Simulated (“historical” experiment) and projected change (rcp85 scenario) in snow covered area in (a) April, (b) May (c) June over NH land areas. Snow covered area is normalized by the maximum area simulated by each model. Symbols show normalized values of SCE from the NOAA snow chart CDR. (d) June results with model variability increased by a factor of 2.18 to match the observed variability in SCE over the NOAA satellite record.

Figure 4.

Standard deviation in monthly SCE from NOAA observations and CMIP5 model simulations.

4. Discussion and Conclusions

[14] There is increasing evidence of profound recent changes in terrestrial SCE in May and June. The five lowest June SCE values in the satellite era (since 1967) have all occurred over the past five seasons (2008–2012). Successive records for the lowest June SCE in the satellite era were set each year for Eurasia since 2008, and in 4 of the past 5 years for North America, and the rate of terrestrial snow extent loss in June between 1979 and 2011 (−17.8% decade−1) is greater than the loss of September sea ice (−10.6% decade−1) over the same period.

[15] The reductions in spring snow cover since 1967 reported in this study are consistent with observed rates of change in spring snow cover duration (SCD – number of days with snow depth >2 cm from February to July) over the Canadian Arctic derived from daily snow depth observations at 9 stations with consistent data over the 1972–2009 period (updated from Brown and Braaten [1998]). Both the station and NOAA anomaly series showed comparable significant (0.05 level) rates of change over the 1971–2008 period (−3.3 days decade−1 for NOAA and −2.8 days decade−1 for the stations). It was unfortunately not possible to evaluate NOAA SCE across Arctic Canada during the period after 2008 as there are now too few stations reporting snow depth observations. Other independent verification of the NOAA spring SCE trends can be found in surface snow depth observations from Russia, which show widespread decreases in snow cover duration over northern regions of European Russia over the period from 1966–2007 [Bulygina et al., 2009], and passive microwave satellite data that show melt onset date advancing by an average 5.0 days decade−1over the pan-Arctic region for the period 1979–2008 [Tedesco et al., 2009]. A high resolution reanalysis-driven simulation of Arctic snow cover [Liston and Hiemstra, 2011] identified shorter pan-Arctic snow cover duration of −2.49 days decade−1 over the 1979–2009 period.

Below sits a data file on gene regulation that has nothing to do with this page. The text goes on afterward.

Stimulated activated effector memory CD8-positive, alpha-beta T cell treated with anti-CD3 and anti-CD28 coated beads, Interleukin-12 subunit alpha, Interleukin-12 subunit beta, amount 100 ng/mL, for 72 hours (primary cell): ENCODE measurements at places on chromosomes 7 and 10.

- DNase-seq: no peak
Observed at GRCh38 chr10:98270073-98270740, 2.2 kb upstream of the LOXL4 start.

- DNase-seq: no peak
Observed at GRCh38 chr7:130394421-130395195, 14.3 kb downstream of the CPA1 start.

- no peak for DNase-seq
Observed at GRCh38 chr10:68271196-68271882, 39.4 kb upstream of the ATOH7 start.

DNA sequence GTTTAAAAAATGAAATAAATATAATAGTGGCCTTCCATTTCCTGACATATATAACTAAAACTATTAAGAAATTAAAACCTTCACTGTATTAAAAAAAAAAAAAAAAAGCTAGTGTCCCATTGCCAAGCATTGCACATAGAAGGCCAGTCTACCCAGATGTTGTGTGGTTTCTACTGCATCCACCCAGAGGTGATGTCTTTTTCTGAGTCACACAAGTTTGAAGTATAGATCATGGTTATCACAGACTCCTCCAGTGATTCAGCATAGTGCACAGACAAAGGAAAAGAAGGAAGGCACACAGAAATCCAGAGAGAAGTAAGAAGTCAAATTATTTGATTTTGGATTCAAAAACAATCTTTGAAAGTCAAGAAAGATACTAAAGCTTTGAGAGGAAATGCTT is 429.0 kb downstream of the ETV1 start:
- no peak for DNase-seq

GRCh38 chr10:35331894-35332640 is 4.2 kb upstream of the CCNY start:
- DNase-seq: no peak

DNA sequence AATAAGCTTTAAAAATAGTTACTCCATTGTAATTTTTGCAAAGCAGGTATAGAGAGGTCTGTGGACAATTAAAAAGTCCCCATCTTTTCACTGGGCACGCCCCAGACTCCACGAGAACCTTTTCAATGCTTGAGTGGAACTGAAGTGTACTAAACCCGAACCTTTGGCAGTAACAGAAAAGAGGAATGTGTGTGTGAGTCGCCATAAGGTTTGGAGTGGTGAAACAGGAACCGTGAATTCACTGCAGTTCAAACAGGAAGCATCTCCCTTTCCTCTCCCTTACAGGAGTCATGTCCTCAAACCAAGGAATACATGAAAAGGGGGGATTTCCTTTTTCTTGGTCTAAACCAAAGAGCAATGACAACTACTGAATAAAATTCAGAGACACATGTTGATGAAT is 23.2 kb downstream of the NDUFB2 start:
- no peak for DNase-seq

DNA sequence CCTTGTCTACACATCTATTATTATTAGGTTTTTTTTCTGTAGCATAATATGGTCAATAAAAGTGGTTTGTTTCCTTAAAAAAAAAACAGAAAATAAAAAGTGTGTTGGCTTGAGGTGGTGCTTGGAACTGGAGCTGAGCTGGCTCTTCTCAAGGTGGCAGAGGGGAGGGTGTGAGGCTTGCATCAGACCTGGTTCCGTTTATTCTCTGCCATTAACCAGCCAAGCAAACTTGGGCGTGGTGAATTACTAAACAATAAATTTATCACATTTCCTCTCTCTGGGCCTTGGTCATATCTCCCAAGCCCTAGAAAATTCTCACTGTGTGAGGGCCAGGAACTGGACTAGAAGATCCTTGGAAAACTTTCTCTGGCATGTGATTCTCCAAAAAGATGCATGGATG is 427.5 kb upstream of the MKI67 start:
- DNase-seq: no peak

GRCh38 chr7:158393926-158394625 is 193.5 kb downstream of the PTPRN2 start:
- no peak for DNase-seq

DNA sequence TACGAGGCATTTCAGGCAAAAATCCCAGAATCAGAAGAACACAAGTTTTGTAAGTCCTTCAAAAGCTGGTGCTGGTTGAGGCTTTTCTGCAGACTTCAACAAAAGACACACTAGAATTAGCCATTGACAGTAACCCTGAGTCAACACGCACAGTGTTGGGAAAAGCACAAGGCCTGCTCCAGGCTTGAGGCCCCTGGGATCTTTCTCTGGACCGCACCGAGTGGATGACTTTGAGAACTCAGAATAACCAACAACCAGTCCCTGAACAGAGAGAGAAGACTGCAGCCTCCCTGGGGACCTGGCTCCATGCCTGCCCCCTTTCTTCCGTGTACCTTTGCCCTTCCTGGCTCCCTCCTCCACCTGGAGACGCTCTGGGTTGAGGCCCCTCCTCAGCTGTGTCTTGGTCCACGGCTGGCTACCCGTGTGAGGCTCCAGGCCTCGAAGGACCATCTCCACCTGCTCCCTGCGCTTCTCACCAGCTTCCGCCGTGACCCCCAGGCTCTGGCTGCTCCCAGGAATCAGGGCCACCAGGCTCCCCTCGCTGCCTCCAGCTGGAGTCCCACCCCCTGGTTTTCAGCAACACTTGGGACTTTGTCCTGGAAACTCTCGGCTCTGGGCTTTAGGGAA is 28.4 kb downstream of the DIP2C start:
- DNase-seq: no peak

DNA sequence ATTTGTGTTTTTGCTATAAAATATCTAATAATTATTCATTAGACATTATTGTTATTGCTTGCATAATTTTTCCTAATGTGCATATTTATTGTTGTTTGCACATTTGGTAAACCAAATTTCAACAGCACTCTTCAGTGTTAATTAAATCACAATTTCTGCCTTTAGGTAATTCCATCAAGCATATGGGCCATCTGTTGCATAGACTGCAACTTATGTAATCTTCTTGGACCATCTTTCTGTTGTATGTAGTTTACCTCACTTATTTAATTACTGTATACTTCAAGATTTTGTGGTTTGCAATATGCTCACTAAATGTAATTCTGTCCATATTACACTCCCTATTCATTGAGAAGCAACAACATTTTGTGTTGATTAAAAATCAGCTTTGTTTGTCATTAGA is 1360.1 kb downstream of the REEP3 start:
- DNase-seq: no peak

[16] It is important to characterize trends and variability in spring terrestrial snow cover for climatological, hydrological, and ecological applications. Previous studies have noted that the contribution from reductions in snow cover to an overall decline in cryospheric cooling is of the same magnitude as sea ice loss [Flanner et al., 2011]. The observed reductions in spring snow cover extent and duration are consistent with phenological changes in Arctic vegetation [Jia et al., 2009], and have been linked to observed changes in wildlife (for example Drever et al. [2011]). Early snow melt and subsequent warm temperatures in spring and summer also have a strong influence on ground temperatures, and can induce a thicker active layer [Woo et al., 2007].

[17] The observed decreases in June SCE were found to diverge markedly from the rate of snow cover loss projected by CMIP5 climate model simulations since 2008 (historical + rcp8.5 simulations) even when the model uncertainty was adjusted upward to match the interannual variability in the observations. This conclusion is consistent with similar analysis applied to CMIP5 simulations of summer sea ice extent [Stroeve et al., 2012]. When considered alongside the documented changes to the cryosphere including warming permafrost, reduction in summer sea ice extent, increased mass loss from glaciers, and thinning and break-up of the remaining Canadian ice shelves [Derksen et al., 2012, and references therein] there is increasing evidence of an accelerating cryospheric response to global warming.

Acknowledgments

[18] Thank-you to our data providers: Rutgers University Snow Laboratory, National Snow and Ice Data Centre, and Climatic Research Unit - University of East Anglia. We acknowledge the World Climate Research Programme's Working Group on Coupled Modelling, which is responsible for CMIP, and we thank the climate modeling groups (listed inTable 2 of this paper) for producing and making available their model output. Thanks to two anonymous reviewers for their helpful comments.

[19] The Editor thanks Marco Tedesco and an anonymous reviewer for their assistance in evaluating this paper.